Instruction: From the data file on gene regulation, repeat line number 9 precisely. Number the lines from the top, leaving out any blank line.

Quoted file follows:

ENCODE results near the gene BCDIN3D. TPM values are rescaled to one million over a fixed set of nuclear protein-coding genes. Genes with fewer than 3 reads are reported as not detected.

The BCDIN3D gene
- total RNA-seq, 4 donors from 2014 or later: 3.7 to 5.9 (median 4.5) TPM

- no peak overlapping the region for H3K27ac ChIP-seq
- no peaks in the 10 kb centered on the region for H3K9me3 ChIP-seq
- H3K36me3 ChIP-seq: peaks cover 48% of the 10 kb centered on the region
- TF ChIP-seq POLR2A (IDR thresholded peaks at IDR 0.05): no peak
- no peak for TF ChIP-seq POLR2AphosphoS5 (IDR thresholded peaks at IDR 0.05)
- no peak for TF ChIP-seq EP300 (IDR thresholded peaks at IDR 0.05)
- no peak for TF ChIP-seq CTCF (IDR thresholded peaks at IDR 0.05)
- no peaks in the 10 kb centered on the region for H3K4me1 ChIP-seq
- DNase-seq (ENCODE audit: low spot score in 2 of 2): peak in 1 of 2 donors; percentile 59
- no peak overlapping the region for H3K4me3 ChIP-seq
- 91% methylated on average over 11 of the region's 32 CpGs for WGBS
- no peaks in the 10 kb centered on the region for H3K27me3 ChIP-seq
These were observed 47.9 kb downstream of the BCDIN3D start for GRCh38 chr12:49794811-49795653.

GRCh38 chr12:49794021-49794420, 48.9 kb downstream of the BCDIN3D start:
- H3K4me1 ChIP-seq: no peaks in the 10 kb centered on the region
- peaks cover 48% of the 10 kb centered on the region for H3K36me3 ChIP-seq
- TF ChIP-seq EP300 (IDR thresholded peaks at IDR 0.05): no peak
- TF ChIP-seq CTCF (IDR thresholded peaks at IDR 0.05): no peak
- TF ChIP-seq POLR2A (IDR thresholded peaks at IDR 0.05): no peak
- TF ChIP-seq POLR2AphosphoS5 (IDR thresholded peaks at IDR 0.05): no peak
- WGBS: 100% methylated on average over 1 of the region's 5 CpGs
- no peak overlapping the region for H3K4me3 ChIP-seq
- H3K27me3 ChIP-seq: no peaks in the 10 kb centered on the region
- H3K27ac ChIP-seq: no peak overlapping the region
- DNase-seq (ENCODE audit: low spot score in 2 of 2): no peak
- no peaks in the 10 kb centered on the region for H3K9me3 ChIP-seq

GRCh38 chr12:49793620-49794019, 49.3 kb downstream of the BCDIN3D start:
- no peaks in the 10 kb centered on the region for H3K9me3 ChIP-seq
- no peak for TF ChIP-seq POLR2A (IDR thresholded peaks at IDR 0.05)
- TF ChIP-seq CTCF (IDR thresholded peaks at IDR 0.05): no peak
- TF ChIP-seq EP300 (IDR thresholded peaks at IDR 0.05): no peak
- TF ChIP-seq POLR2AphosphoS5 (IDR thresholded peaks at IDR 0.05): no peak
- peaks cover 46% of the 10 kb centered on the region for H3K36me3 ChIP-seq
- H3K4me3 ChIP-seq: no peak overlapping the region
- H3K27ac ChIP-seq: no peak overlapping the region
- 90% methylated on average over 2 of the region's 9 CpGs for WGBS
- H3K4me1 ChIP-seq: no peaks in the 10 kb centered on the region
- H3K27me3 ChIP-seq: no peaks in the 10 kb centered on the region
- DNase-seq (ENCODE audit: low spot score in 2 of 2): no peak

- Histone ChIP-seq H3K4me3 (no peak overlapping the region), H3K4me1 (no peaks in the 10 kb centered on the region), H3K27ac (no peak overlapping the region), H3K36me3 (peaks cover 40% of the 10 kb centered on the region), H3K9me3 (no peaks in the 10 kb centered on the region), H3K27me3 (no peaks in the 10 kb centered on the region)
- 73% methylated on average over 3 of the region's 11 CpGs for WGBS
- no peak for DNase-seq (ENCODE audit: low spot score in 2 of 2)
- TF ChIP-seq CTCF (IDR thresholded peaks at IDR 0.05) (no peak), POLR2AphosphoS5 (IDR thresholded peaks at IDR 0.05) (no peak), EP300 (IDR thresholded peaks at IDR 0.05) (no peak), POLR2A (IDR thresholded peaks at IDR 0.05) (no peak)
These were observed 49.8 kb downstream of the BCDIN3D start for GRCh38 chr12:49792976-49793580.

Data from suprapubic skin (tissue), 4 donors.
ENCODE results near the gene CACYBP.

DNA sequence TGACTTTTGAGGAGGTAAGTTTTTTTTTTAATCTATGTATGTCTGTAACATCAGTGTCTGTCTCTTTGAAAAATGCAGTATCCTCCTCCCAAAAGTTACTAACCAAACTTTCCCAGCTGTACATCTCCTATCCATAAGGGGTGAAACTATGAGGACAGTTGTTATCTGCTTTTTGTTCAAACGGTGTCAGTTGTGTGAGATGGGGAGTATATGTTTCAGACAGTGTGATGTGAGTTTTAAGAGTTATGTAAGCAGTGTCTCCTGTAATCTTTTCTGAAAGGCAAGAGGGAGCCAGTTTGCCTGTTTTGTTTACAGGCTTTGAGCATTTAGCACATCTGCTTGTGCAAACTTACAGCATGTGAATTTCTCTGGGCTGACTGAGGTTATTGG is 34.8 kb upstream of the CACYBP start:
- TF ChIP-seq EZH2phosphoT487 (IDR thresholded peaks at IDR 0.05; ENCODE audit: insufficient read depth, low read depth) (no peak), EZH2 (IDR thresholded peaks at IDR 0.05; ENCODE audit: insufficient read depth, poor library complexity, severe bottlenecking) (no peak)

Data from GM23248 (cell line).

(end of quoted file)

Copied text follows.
- no peak for TF ChIP-seq EP300 (IDR thresholded peaks at IDR 0.05)